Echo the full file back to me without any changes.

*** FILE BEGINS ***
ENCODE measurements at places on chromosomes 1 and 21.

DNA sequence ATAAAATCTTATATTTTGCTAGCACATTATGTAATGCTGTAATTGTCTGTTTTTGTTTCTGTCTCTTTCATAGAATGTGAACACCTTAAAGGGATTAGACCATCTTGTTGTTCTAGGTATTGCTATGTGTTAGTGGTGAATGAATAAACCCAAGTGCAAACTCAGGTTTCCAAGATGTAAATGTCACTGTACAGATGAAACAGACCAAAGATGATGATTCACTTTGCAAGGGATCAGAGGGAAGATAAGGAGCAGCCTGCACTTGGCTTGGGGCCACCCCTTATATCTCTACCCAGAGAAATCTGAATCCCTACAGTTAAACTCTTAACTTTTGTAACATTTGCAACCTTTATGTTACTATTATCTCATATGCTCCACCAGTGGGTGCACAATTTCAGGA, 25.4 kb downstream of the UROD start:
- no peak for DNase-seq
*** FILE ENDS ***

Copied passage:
ENCODE measurements at places on chromosomes 1 and 21.

DNA sequence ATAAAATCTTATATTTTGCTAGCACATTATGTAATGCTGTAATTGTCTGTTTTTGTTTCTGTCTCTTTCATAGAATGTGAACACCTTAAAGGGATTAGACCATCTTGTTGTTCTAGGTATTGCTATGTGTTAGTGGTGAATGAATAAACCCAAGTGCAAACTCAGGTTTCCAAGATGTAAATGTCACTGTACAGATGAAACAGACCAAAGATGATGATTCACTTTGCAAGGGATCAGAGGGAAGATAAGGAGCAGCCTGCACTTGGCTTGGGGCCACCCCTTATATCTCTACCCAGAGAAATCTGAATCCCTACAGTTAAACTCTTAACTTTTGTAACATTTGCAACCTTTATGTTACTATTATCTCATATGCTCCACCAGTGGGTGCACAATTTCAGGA, 25.4 kb downstream of the UROD start:
- no peak for DNase-seq